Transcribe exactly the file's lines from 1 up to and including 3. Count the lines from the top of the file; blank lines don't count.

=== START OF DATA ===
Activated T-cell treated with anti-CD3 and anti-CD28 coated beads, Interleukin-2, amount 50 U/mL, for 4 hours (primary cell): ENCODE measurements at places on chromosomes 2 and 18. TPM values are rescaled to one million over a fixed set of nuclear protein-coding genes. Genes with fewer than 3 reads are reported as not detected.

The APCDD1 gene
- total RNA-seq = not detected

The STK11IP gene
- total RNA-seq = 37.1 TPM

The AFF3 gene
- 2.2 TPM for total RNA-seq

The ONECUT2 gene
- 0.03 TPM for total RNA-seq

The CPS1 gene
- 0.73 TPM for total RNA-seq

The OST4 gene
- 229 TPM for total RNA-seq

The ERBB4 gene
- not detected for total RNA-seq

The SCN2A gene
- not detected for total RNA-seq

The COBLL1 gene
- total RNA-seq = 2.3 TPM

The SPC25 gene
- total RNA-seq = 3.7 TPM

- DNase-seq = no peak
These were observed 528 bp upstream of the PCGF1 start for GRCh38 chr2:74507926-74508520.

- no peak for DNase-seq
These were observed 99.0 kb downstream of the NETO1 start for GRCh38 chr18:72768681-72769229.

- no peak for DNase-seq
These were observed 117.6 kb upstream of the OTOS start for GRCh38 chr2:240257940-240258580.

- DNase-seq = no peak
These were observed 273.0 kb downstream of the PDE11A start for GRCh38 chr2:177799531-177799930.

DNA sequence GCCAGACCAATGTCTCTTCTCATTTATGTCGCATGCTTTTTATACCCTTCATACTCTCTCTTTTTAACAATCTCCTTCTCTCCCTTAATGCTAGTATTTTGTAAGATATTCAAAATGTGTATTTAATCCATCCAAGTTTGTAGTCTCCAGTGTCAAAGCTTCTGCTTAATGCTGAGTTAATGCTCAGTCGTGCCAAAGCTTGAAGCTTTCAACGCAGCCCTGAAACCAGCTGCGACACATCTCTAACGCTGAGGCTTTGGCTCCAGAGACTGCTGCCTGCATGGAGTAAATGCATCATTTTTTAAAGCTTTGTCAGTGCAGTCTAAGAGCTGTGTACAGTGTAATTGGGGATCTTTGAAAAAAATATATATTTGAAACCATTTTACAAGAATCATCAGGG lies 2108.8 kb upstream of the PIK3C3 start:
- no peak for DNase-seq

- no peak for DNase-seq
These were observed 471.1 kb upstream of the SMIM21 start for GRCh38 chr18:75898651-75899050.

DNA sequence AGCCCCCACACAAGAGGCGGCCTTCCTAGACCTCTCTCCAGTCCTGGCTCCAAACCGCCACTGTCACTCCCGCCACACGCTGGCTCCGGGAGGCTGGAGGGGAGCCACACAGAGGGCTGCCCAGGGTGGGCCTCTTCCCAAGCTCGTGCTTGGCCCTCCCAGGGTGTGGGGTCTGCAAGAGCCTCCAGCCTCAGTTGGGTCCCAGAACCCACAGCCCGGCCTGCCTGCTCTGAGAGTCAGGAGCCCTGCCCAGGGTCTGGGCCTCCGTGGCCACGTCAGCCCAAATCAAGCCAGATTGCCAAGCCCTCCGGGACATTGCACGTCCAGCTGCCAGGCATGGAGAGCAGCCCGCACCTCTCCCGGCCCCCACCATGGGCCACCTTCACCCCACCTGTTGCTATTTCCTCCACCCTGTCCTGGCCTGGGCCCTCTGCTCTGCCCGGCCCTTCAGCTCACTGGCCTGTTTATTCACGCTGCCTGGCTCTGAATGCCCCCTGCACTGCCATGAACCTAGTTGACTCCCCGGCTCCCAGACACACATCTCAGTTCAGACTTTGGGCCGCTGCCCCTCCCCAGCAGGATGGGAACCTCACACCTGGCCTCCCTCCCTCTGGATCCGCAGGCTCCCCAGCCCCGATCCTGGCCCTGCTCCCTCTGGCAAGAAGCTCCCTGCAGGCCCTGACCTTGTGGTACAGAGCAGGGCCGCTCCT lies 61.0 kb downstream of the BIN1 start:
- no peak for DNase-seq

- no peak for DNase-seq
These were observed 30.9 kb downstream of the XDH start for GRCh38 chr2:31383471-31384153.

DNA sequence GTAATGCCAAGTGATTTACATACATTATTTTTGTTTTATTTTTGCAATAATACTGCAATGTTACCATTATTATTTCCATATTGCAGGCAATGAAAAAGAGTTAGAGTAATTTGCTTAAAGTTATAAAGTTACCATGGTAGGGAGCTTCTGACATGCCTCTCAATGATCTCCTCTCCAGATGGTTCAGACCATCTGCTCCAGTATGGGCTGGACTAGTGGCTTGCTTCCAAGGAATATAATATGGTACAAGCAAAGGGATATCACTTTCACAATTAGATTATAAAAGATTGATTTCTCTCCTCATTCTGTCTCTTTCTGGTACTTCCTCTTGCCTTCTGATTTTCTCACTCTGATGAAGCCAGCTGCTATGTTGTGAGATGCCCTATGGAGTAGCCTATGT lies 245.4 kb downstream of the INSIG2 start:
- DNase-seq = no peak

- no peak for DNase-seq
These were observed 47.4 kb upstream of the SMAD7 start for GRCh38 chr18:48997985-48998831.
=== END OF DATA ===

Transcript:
Activated T-cell treated with anti-CD3 and anti-CD28 coated beads, Interleukin-2, amount 50 U/mL, for 4 hours (primary cell): ENCODE measurements at places on chromosomes 2 and 18. TPM values are rescaled to one million over a fixed set of nuclear protein-coding genes. Genes with fewer than 3 reads are reported as not detected.

The APCDD1 gene
- total RNA-seq = not detected